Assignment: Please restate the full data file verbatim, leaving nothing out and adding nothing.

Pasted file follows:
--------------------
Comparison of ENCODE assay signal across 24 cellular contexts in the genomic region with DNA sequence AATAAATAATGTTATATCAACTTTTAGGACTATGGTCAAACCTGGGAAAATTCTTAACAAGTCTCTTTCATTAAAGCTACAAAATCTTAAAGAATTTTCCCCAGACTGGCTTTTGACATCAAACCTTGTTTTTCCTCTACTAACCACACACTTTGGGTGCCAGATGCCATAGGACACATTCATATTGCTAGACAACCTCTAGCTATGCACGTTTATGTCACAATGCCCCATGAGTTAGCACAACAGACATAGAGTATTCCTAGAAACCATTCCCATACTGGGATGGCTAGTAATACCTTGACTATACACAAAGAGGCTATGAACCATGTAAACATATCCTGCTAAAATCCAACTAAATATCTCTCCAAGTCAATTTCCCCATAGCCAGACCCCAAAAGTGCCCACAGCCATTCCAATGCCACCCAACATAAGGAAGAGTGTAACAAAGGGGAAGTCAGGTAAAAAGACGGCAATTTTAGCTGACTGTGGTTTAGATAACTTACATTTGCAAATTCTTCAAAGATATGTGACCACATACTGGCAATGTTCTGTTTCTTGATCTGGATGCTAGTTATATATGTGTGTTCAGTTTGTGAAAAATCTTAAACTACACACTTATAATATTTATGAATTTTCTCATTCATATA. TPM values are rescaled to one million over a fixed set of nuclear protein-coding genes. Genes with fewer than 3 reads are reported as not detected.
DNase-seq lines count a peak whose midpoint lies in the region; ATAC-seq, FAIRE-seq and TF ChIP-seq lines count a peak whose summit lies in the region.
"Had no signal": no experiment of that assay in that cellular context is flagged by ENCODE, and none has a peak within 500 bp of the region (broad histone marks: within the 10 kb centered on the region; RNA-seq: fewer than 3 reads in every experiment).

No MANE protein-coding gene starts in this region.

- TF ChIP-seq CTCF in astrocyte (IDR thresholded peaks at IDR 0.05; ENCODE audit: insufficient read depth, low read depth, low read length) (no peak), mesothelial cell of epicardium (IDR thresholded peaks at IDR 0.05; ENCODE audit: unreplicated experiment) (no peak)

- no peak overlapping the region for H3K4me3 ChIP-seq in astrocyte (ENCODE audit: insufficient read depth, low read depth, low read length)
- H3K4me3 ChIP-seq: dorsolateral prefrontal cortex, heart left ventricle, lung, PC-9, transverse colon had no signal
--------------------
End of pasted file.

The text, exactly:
Comparison of ENCODE assay signal across 24 cellular contexts in the genomic region with DNA sequence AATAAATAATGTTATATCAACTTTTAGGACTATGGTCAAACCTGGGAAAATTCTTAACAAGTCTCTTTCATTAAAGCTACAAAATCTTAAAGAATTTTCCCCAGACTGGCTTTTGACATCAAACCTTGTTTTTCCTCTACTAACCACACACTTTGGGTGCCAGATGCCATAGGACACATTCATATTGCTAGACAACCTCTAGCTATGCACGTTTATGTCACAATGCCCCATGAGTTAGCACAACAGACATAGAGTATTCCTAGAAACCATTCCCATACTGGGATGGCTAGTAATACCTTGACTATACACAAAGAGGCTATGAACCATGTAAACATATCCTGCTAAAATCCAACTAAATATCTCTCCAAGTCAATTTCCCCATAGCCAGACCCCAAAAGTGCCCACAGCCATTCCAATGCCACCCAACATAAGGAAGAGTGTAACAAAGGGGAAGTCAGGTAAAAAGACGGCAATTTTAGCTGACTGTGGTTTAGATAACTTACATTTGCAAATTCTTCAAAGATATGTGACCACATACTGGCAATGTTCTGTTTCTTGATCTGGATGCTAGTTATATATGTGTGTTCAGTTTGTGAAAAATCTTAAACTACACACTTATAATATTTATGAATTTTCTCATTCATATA. TPM values are rescaled to one million over a fixed set of nuclear protein-coding genes. Genes with fewer than 3 reads are reported as not detected.
DNase-seq lines count a peak whose midpoint lies in the region; ATAC-seq, FAIRE-seq and TF ChIP-seq lines count a peak whose summit lies in the region.
"Had no signal": no experiment of that assay in that cellular context is flagged by ENCODE, and none has a peak within 500 bp of the region (broad histone marks: within the 10 kb centered on the region; RNA-seq: fewer than 3 reads in every experiment).

No MANE protein-coding gene starts in this region.

- TF ChIP-seq CTCF in astrocyte (IDR thresholded peaks at IDR 0.05; ENCODE audit: insufficient read depth, low read depth, low read length) (no peak), mesothelial cell of epicardium (IDR thresholded peaks at IDR 0.05; ENCODE audit: unreplicated experiment) (no peak)

- no peak overlapping the region for H3K4me3 ChIP-seq in astrocyte (ENCODE audit: insufficient read depth, low read depth, low read length)
- H3K4me3 ChIP-seq: dorsolateral prefrontal cortex, heart left ventricle, lung, PC-9, transverse colon had no signal